It's actually easier for Mac admins, in my opinion, since you have the campus Unix/Linux cluster machines to use, your Mac server already has the Kerberos bits built in, and you don't have to compile or install AFS components, either.
You will, however, need to request the keytabs to be generated. This is done by the University's Kerberos authority. Follow the instructions here, where you need to send an email along with some requisite information. She or he will send you an email when the proper access controls have been added and you can proceed generating your ketabs.
The actual keytab generation process can be done by ssh'ing to cardinal, vine, pod or any of the other hosts. In my experience, the machine you use seems to be particular, and I always use one of the hedge machines. Others may work, but my luck always seems to be solid with these computers. Perhaps its the version of Ubuntu that's running on them, I'm not sure.
Here are the simplified instructions:
ssh to hedge.
2) at the prompt, run the
3) cd to a directory in your AFS space that's private and secure.
4) run this command:
/usr/pubsw/sbin/leland_srvtab -u yoursunetid -f mysrvtab -k mykeytab service.myserver
The leland_srvtab is the actual command. The
-u yoursunetid part seems like it shouldn't be necessary, but seems to be (even if you've done the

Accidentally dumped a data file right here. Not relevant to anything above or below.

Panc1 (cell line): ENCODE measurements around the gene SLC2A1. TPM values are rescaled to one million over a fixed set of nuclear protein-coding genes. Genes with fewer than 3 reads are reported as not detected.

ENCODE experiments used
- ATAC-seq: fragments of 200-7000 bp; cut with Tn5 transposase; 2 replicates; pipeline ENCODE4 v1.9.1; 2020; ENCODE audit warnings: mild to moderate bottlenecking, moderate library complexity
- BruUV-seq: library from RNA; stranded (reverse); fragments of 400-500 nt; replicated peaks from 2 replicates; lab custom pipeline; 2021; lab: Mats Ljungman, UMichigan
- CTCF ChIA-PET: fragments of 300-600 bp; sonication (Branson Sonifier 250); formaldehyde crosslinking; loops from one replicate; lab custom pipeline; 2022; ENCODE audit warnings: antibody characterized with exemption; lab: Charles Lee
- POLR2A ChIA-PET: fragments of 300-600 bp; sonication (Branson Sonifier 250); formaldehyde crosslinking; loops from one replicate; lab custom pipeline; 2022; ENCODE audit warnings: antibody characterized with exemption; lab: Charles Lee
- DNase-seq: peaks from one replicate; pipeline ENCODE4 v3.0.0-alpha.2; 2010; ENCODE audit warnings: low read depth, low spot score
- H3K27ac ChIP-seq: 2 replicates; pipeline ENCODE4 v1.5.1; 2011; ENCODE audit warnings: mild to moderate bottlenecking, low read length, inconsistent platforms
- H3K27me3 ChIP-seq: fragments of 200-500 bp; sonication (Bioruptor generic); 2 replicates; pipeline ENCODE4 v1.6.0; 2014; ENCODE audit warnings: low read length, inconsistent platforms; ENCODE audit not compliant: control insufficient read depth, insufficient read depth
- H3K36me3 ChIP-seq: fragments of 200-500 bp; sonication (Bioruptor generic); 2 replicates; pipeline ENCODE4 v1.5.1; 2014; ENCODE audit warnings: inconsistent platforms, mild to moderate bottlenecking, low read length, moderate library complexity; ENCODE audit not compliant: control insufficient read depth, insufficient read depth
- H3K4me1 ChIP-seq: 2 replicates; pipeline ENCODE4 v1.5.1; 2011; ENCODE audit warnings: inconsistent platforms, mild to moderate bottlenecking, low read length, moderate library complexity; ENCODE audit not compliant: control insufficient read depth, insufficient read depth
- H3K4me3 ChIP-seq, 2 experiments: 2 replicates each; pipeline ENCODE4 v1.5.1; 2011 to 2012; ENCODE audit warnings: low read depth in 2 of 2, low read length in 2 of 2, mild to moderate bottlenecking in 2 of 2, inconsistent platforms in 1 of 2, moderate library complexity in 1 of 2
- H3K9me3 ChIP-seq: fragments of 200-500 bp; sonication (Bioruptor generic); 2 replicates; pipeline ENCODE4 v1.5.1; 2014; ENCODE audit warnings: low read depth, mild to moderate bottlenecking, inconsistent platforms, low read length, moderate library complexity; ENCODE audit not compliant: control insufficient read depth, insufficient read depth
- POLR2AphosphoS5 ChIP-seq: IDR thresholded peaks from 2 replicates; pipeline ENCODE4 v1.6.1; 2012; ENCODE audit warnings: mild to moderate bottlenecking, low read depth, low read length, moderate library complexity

kinit step above). The -f mysrvtab part is the Kerberos 4 srvtab generation, where "mysrvtab" is an arbitrary name you've chosen for this file. The
-k mykeytab is the same for Kerberos 5. The
service.myserver is whatever the service is (say, rcmd, afpserver, cifs) plus dot-hostname (not the fully qualified domain name).
An example command would be:
leland_srvtab -u nbfa -f cifs.srvtab -k cifs.keytab cifs.betenoire.
The output in the terminal will be:
srvtab successfully created.
keytab successfully created.
You should have a process in place for handling these keytabs so that they're kept exceptionally secure. My process is to use the OpenAFS desktop tool running on my Mac laptop, so that my AFS space is accessible via the Finder. I make an encrypted disk image using Disk Utility (and a high-quality password). I transfer the tabs to this virtual disk; then, when I need to import them on my server, I just scp the .dmg to my server's desktop. This way, I have a secure repository for my server's tabs, while the .dmg in multiple locations. I won't need to regenerate the keytabs if I need to rebuild the server in the future, only if the hostname changes.